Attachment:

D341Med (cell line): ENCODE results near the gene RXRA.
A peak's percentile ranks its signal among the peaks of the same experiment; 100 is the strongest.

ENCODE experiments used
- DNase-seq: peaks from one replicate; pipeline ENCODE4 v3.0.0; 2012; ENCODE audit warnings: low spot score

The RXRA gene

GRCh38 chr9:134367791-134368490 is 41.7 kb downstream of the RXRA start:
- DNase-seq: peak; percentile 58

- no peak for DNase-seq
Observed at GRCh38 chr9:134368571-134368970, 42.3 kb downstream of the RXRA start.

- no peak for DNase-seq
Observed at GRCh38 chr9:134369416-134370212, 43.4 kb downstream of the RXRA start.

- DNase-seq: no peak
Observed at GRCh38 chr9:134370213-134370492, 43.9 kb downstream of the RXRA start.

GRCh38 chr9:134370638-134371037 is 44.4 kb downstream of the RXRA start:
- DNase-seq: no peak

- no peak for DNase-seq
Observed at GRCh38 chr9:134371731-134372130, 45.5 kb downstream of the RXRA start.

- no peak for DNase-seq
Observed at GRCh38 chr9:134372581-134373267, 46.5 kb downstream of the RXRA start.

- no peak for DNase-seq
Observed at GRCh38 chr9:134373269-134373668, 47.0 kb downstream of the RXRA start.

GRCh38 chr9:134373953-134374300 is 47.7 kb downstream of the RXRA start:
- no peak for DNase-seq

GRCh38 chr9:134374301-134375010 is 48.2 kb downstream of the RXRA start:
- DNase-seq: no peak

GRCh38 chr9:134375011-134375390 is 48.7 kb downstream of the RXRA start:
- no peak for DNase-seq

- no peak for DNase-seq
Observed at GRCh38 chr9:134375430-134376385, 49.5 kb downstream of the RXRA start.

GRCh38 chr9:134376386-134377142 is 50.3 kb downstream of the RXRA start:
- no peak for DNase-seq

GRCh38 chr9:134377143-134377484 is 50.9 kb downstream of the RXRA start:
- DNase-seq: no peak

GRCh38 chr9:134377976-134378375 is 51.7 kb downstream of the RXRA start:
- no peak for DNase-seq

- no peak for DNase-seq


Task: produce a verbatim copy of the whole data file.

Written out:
D341Med (cell line): ENCODE results near the gene RXRA.
A peak's percentile ranks its signal among the peaks of the same experiment; 100 is the strongest.

ENCODE experiments used
- DNase-seq: peaks from one replicate; pipeline ENCODE4 v3.0.0; 2012; ENCODE audit warnings: low spot score

The RXRA gene

GRCh38 chr9:134367791-134368490 is 41.7 kb downstream of the RXRA start:
- DNase-seq: peak; percentile 58

- no peak for DNase-seq
Observed at GRCh38 chr9:134368571-134368970, 42.3 kb downstream of the RXRA start.

- no peak for DNase-seq
Observed at GRCh38 chr9:134369416-134370212, 43.4 kb downstream of the RXRA start.

- DNase-seq: no peak
Observed at GRCh38 chr9:134370213-134370492, 43.9 kb downstream of the RXRA start.

GRCh38 chr9:134370638-134371037 is 44.4 kb downstream of the RXRA start:
- DNase-seq: no peak

- no peak for DNase-seq
Observed at GRCh38 chr9:134371731-134372130, 45.5 kb downstream of the RXRA start.

- no peak for DNase-seq
Observed at GRCh38 chr9:134372581-134373267, 46.5 kb downstream of the RXRA start.

- no peak for DNase-seq
Observed at GRCh38 chr9:134373269-134373668, 47.0 kb downstream of the RXRA start.

GRCh38 chr9:134373953-134374300 is 47.7 kb downstream of the RXRA start:
- no peak for DNase-seq

GRCh38 chr9:134374301-134375010 is 48.2 kb downstream of the RXRA start:
- DNase-seq: no peak

GRCh38 chr9:134375011-134375390 is 48.7 kb downstream of the RXRA start:
- no peak for DNase-seq

- no peak for DNase-seq
Observed at GRCh38 chr9:134375430-134376385, 49.5 kb downstream of the RXRA start.

GRCh38 chr9:134376386-134377142 is 50.3 kb downstream of the RXRA start:
- no peak for DNase-seq

GRCh38 chr9:134377143-134377484 is 50.9 kb downstream of the RXRA start:
- DNase-seq: no peak

GRCh38 chr9:134377976-134378375 is 51.7 kb downstream of the RXRA start:
- no peak for DNase-seq

- no peak for DNase-seq